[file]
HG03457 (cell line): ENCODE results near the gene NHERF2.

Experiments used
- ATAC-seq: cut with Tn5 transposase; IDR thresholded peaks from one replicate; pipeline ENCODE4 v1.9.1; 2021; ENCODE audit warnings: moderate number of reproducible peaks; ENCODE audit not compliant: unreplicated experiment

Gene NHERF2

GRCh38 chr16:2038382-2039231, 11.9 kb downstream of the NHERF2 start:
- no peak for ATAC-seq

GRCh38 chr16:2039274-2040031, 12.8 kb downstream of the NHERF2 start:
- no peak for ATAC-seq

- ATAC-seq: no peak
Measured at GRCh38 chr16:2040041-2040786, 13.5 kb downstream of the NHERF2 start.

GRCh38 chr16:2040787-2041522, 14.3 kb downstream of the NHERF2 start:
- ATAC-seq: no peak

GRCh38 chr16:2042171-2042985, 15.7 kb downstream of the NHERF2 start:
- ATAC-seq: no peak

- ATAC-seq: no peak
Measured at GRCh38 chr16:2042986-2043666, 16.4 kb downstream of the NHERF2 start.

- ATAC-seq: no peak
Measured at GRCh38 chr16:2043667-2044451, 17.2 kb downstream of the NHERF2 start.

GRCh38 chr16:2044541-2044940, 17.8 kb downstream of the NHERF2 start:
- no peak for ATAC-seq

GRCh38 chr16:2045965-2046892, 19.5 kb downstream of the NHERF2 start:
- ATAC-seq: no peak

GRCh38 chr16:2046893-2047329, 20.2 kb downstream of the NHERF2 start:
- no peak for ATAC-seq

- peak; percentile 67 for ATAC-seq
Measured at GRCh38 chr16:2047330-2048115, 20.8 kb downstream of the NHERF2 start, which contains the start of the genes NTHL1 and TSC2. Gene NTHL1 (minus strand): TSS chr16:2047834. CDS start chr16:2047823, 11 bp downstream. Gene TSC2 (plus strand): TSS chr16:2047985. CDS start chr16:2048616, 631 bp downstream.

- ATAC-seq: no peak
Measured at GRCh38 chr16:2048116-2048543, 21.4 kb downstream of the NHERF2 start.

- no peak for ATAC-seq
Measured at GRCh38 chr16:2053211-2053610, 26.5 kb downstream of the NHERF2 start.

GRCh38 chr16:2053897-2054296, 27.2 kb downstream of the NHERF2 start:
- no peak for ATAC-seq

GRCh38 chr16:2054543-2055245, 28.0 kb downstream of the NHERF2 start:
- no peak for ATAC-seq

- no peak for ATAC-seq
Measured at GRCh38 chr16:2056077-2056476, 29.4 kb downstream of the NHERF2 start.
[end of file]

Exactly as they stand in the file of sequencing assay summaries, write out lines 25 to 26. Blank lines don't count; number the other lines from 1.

- peak; percentile 67 for ATAC-seq
Measured at GRCh38 chr16:2047330-2048115, 20.8 kb downstream of the NHERF2 start, which contains the start of the genes NTHL1 and TSC2. Gene NTHL1 (minus strand): TSS chr16:2047834. CDS start chr16:2047823, 11 bp downstream. Gene TSC2 (plus strand): TSS chr16:2047985. CDS start chr16:2048616, 631 bp downstream.